Slough It Off: Ayurvedic Body Scrubs for Radiant Skin

Gentle Ayurvedic exfoliation can be a soothing part of your skin-care regimen.

Body exfoliation has long been part of Ayurveda's deep-cleansing philosophy. On a physical level, daily light exfoliation can stimulate the skin, eliminate toxins more efficiently, and remove dead cells. It also helps clear the mind, according to Janet Wright, author of Ayurvedic Beauty. "In modern Western terms, we might call this a symbolic cleansing, or note that mindfully carrying out a physical process, like body care, can have a meditative effect," she says. Simply put, the benefits are more than skin deep.

Ayurvedic beauty treatments are gentle and natural—about as far from harsh chemical treatments as you can imagine. Yasmin Sadikot, owner of OmVeda, an Ayurvedic skin-care company in Rozelle, Australia (and a contributor of many of the recipes in Wright's book) offers a simple guideline: "If you can't eat it, do not put it on your skin. What is put on the skin should be filled with nourishment and safe enough to be taken internally."

Dry body brushing is excellent for stimulating circulation and removing dead skin. Use a natural-bristle brush or a loofah glove and brush toward the heart. Dry brushing is believed to stimulate the lymphatic system, which is important for developing a strong immune system. Lymph ducts are located all over the body and drain into the blood circulatory system just above the heart. So, in theory, brushing toward the heart could improve the function of the lymphatic system.

Start with the soles of your feet, brushing in a circular motion. Move up the legs, then do the hands and move up the arms. Do your back and abdomen last. Avoid any irritated skin. Brushing is best done before your daily bath or shower, when the skin is completely dry.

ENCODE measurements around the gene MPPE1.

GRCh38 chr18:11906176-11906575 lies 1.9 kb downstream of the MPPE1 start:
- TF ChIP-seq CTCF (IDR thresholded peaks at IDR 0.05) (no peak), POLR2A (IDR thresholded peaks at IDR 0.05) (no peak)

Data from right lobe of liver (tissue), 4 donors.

Once a week, consider treating yourself to one of Sadikot's body scrubs. (The ingredients can be found in Indian grocery stores or at If you have sensitive skin, try the mixtures on the inside of your arm first. If no sign of irritation shows up by the next day, apply to your whole body.

For Oily or Blemished Skin: Combine one cup of chickpea flour, one teaspoon of turmeric, two tablespoons of white sandalwood powder, one tablespoon of red sandalwood powder, two tablespoons of neem leaf powder, and two tablespoons of powdered orange peel. Add enough water or yogurt to create a thin paste. Brush the paste over your skin, working toward the heart, and leave on for about 20 minutes. Massage off, vigorously for unblemished kapha skin and gently for sensitive, blemished pitta skin. Pitta skin also often benefits from a cool rinse, such as a splash of milk. Because of their tendency toward dryness, vata types should skip this scrub and try the one for dry skin below.

For Dry Skin: Combine one cup of chickpea flour with one tablespoon each of red sandalwood powder, white sandalwood powder, Indian madder, arjuna, brahmi, and shatavari. Add slightly warm milk to make a paste. Brush the mixture onto your skin, working toward the heart, and leave it on until dry. Remove with more warm milk.